College Grads – Looking for new Algorithms for the Future, None left at Wall Street
Posted Nov 14 2008 2:59pm
Start up companies and biotech engineering is making a big calling as nobody wants or likes the formulas that crippled Wall Street any longer. There’s a lot of work in R and D though where formulas and scientific study are needed to cure diseases, that is for sure.
Hopefully all our well educated college graduates too can find a place before too much of the R and D processes, which includes developing medical devices and pharmaceuticals, before too much of our technology moves to other developing countries. BD
Early in his college career, Tyler Bosmeny assumed that after graduating, he would do what hundreds of other self-respecting Harvard University engineering, math, and science students do: take a job on Wall Street. "I had done a summer internship in investment banking, and part of me always figured that I'd be working in finance after Harvard," says Bosmeny, an applied mathematics major. But on graduation in June 2009, Bosmeny will work instead for an Internet startup he founded with five undergraduates from top schools who, like him, were on student newspapers. Called PaperG, the startup sells online advertising to local businesses.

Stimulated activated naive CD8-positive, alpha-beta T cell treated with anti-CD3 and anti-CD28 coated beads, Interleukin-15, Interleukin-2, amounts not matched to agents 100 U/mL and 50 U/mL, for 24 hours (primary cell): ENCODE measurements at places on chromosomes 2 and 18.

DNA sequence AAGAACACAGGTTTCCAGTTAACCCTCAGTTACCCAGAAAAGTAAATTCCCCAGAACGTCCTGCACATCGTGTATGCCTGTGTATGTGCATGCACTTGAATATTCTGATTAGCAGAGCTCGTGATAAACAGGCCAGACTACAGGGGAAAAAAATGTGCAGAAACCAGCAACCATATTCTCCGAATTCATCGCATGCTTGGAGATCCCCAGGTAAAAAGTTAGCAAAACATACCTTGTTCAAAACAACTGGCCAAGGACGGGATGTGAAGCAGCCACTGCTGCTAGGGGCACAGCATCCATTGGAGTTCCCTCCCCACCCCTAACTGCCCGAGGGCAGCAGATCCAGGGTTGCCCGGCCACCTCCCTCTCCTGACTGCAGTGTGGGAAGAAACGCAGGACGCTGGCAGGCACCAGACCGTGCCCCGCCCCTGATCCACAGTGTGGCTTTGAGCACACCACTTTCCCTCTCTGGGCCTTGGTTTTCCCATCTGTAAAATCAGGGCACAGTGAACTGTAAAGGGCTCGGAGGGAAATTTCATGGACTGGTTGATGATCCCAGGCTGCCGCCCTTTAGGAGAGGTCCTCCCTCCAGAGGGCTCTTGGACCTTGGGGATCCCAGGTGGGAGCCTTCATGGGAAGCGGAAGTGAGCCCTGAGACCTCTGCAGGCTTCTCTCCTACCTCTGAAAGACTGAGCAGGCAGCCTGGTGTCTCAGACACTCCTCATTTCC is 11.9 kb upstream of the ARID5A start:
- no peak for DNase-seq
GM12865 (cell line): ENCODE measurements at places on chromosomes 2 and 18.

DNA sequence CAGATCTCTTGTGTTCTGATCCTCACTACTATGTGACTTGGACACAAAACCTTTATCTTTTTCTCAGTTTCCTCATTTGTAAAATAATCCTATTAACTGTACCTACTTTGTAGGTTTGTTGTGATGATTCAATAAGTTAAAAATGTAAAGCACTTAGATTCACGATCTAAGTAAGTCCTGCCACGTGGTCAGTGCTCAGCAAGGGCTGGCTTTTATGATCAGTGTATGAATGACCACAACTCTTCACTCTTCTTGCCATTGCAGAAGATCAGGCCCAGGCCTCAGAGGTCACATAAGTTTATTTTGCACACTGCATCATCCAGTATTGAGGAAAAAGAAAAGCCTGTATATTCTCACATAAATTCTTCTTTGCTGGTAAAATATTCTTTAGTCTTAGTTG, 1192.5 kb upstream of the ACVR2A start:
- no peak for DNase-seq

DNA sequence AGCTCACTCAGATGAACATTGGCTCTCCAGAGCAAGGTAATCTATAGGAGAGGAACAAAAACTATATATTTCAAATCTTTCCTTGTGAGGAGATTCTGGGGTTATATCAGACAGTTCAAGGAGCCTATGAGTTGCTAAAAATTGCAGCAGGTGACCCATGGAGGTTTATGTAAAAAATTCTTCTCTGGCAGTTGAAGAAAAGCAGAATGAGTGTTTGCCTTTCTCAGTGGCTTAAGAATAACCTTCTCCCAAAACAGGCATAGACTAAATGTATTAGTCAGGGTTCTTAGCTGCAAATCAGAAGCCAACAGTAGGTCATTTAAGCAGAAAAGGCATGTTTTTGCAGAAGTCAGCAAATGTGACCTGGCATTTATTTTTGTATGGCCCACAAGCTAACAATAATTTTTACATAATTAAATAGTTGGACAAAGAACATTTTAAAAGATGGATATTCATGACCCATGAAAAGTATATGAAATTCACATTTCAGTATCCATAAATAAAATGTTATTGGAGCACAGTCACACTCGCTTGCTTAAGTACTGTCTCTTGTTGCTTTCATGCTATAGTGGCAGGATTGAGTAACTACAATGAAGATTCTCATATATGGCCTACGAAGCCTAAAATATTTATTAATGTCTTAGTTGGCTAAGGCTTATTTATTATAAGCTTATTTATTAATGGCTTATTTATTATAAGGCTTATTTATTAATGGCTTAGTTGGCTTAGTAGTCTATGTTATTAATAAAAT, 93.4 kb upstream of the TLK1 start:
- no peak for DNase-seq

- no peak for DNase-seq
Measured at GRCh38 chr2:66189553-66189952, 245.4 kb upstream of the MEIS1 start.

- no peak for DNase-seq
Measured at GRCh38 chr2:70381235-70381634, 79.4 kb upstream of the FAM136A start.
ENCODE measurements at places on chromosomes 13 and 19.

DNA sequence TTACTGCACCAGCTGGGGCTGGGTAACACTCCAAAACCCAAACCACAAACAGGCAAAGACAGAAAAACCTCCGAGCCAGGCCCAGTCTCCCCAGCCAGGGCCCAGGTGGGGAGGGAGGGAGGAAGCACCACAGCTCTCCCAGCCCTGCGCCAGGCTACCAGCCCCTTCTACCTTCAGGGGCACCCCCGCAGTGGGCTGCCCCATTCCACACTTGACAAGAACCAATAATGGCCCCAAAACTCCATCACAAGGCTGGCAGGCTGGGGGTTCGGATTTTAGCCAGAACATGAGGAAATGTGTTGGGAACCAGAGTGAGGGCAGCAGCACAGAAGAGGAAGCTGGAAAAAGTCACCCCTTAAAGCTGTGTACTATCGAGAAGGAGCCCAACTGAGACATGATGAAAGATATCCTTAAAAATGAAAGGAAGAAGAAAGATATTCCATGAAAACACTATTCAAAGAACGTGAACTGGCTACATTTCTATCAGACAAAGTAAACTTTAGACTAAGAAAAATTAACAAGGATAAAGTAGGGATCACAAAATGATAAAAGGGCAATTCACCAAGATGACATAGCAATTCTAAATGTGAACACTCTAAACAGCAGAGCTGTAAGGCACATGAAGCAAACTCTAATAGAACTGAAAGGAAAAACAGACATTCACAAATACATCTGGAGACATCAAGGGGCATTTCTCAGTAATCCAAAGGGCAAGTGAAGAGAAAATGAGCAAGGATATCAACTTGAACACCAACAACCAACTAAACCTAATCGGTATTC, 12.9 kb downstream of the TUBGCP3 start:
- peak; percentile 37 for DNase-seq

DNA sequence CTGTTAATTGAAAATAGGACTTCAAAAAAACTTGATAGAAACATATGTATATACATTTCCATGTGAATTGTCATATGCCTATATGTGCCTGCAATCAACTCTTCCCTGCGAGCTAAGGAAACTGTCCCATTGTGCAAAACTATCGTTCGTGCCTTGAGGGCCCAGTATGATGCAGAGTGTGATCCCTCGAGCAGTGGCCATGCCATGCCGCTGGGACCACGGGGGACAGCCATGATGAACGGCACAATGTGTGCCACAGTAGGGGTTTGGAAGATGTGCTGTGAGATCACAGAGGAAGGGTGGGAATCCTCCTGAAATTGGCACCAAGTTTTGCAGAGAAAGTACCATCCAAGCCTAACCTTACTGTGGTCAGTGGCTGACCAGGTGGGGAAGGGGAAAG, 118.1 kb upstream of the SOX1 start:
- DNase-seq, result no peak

Another Duke student, Vinay Lekharaju, says his dream since childhood has been to become an investment banker. He believed that a solid education in engineering and mathematics, combined with courses in financial management, would position him well for this career. He says he has been applying to every financial service company he can, but unlike previous semesters, when peers would get multiple job offers, he hasn't even been called for an interview. So Lekharaju is looking for a job in information technology.
The venture capital community appears to have taken note of the newfound disillusionment with finance. First Round Capital, an early-stage VC firm based in New York City, launched " Leave Wall Street, Join a Startup," a Web site that lists job openings at its portfolio companies and encourages financiers to jump to tech startups. The campaign got heavy play—and approving mentions—in the blogosphere.